Infrastructure issues (part 2)

Back in March we had performance issues with our firewalls. One of the things that our vendor raised was what they saw as an unusually high number of DNS queries to external servers. We were seeing around 2-3000 requests/second from our caching DNS servers to the outside world.

A bit more monitoring (encouraged by other sites reporting significantly lower rates than us) identified a couple of sources of unusual load:

1. The solution we use for filtering incoming mail sends DNS queries to all servers listed in resolv.conf in parallel. That doesn’t give any benefit in our environment so we changed things so that it only uses the caching DNS server on localhost.

2. We were seeing high rates of reverse lookups for IP addresses in ranges belonging to Google  (and others) which are getting SERVFAIL responses. These are uncacheable so always result in queries to external servers. To test this theory I installed dummy empty reverse zones on the caching name servers and the queries immediately dried up. The fake empty zones meant that the local servers would return a cacheable NXDOMAIN rather than SERVFAIL.

An example of a query that results in SERVFAIL is [should be]). That was being requested half a dozen times a second through one of our DNS servers. just caught my eye – there are probably many others generating a similar rate.

Asking colleagues at other institutions via the ucisa-ig list and on ServerFault reinforced the hypothesis that (a) the main DNS servers were doing the right thing and (b) this was a local config problem (because no-one else was seeing this).

Turned on request logging on the BIND DNS servers and used the usual grep/awk/sort pipeline to summarise – that showed that most requests were coming from the Windows domain controllers.

Armed with this information we looked at the config on the Windows servers again and the cause was obvious. It was a very long-standing misconfiguration of the DNS server on the domain controllers – they were set to forward not only to a pair of caching servers running Bind (as I thought) but also all the other domain controllers which would in turn forward the request to the same set of servers. I’m surprised that this hadn’t been worse/shown up before since as long as the domain returns SERVFAIL the requests just keep circulating round.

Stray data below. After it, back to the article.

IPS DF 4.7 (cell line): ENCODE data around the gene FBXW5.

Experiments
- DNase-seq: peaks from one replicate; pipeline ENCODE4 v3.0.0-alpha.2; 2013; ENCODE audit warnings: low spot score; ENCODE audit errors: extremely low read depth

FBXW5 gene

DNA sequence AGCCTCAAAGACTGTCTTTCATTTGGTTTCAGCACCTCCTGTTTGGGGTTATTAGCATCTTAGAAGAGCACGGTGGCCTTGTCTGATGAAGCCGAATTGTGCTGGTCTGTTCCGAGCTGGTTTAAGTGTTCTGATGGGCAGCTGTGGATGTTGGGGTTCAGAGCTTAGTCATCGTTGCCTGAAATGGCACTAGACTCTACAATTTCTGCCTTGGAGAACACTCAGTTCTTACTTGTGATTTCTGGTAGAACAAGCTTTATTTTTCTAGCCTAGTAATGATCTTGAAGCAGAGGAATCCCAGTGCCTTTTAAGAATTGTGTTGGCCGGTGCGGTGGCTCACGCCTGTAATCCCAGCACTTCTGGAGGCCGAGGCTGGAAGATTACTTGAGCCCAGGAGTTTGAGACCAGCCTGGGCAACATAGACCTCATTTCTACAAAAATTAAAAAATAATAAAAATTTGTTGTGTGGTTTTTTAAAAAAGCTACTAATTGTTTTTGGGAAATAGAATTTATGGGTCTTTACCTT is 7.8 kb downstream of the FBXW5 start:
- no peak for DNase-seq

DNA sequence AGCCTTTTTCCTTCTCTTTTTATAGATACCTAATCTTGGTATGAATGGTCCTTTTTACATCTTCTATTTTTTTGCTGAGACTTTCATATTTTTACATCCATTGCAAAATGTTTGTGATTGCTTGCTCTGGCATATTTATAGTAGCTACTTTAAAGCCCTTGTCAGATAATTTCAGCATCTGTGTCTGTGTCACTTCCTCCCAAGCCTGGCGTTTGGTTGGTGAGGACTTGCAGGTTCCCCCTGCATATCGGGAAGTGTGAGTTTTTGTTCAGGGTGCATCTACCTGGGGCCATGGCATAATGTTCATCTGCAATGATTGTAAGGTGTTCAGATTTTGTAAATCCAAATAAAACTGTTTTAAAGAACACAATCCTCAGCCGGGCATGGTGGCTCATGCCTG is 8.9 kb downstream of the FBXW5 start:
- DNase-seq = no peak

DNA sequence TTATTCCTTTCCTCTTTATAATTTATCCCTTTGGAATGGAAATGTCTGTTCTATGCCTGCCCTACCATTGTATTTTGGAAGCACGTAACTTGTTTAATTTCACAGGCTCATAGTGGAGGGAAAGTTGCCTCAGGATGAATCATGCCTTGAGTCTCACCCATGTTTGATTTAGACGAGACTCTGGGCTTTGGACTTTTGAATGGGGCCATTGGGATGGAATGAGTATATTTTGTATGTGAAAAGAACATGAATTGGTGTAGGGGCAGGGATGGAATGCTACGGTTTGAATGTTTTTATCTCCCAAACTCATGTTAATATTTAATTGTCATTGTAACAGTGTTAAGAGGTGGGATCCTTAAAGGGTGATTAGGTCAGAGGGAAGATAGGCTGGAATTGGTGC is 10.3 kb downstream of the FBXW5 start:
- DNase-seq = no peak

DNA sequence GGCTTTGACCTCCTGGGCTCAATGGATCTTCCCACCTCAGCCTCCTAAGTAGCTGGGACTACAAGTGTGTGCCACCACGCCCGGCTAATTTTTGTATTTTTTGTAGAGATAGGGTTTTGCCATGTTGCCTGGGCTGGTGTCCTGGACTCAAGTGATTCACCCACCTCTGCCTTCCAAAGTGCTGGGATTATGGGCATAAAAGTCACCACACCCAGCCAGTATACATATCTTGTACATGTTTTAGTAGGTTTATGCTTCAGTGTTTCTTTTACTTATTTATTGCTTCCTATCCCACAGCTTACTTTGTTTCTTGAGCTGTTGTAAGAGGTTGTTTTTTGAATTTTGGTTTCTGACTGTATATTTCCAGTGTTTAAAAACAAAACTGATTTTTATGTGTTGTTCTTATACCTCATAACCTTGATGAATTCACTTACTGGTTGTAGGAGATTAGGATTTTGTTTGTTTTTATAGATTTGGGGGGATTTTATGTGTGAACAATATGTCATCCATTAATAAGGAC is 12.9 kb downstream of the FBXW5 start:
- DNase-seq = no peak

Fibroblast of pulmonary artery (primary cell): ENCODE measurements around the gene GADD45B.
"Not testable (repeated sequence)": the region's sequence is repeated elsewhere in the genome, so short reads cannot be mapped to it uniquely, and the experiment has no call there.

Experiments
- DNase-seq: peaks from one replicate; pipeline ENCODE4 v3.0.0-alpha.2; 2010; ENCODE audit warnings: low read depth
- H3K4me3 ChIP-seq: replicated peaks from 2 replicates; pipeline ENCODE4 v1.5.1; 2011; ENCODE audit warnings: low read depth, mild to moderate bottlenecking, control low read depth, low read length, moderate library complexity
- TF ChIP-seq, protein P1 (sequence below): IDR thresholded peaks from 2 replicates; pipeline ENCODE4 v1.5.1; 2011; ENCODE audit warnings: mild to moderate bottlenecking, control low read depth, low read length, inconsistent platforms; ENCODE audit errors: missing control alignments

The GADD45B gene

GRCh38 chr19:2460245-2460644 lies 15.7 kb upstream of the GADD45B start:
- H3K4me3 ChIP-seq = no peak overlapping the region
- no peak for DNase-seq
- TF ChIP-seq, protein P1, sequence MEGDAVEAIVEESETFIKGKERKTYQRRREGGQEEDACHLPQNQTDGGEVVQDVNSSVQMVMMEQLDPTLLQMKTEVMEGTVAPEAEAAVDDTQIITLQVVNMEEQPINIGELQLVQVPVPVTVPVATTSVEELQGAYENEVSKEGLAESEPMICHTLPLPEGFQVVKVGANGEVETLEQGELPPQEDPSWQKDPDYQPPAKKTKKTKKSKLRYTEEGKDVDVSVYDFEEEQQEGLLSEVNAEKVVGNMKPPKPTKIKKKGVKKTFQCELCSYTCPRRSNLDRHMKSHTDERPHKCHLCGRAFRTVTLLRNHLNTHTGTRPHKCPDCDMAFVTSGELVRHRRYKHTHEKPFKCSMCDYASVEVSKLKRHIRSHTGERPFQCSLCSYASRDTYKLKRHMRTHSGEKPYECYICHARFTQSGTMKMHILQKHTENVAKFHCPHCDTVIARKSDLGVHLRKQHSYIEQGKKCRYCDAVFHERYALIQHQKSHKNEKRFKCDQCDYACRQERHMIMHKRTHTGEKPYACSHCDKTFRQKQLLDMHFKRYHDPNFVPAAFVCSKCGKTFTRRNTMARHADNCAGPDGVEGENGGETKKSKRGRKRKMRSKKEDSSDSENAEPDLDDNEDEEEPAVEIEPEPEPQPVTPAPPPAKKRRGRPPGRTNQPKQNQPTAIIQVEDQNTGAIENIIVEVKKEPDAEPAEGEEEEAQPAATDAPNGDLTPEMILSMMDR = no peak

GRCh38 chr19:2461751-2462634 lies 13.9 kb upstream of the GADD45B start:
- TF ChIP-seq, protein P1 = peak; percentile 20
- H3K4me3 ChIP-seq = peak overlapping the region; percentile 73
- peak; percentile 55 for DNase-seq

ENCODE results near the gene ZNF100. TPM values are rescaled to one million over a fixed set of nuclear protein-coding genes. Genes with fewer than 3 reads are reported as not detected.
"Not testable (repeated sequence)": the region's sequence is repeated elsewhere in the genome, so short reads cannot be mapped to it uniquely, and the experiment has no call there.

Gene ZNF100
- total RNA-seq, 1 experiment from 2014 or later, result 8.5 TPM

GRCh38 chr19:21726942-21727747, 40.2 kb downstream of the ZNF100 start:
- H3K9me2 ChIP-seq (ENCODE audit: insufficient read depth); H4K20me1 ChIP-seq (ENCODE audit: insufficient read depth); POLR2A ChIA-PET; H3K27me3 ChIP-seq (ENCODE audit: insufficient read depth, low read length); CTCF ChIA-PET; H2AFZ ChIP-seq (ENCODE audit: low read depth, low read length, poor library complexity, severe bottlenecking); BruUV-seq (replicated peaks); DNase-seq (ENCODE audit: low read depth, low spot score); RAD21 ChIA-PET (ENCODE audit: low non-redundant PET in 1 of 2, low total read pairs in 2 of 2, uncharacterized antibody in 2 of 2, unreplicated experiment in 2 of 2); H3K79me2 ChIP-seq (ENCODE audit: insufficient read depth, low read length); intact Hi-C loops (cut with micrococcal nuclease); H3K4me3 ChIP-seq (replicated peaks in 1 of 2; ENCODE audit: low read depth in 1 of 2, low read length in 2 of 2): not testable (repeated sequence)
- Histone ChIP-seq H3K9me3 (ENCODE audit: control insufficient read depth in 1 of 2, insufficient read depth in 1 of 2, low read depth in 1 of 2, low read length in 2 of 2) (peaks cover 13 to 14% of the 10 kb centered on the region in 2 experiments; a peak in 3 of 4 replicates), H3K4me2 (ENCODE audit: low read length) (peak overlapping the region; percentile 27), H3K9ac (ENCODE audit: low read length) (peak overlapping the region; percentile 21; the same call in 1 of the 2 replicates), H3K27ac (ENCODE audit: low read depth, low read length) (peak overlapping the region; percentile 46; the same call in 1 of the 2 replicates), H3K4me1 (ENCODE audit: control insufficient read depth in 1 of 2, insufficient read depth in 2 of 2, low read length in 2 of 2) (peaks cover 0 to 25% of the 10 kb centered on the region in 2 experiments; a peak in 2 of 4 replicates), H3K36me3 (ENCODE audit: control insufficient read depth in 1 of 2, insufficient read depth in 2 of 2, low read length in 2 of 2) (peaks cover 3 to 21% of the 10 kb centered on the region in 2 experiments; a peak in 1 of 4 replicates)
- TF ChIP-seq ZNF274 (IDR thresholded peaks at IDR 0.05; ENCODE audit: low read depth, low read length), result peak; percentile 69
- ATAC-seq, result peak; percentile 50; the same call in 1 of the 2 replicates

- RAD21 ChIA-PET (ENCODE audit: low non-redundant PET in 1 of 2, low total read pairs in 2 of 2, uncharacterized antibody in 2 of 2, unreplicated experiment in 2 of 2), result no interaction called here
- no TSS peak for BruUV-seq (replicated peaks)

The graph below shows the rate of requests that gave a SERVFAIL response – note the sharp decrease in March when we made the change to the DNS config on the AD servers. [in a fit of tidiness I deleted the original image file and now don’t have the stats to recreate it – the replacement doesn’t cover the same period]


I can see why this might have seemed like a sensible configuration at the time – it looks (at one level) similar to the idea of a set of squid proxies asking their peers it they already have a resource cached). Queries that didn’t result in SERVFAIL were fine (so the obvious tests wouldn’t show any problems).

Postscript: I realised this morning that we’d almost certainly seen symptoms of this problem early last July – graph below shows the very sharp increase in requests followed by the sharp decrease when we installed some fake empty zones. This high level of requests was provoked by an unknown client on campus looking up random hosts in three domains which were all returning SERVFAIL. Sadly we didn’t identify the DC misconfiguration at the time.


Windows PowerShell 4.0 quick reference guides

Microsoft have released a number of cheat sheets, offering useful shortcuts and info for PowerShell 4.0, as well as a few of its related technologies such as DSC, WMI, and WinRM.

You can download these in PDF format from and then print them out and stick them up next to your desk to impress people who walk by.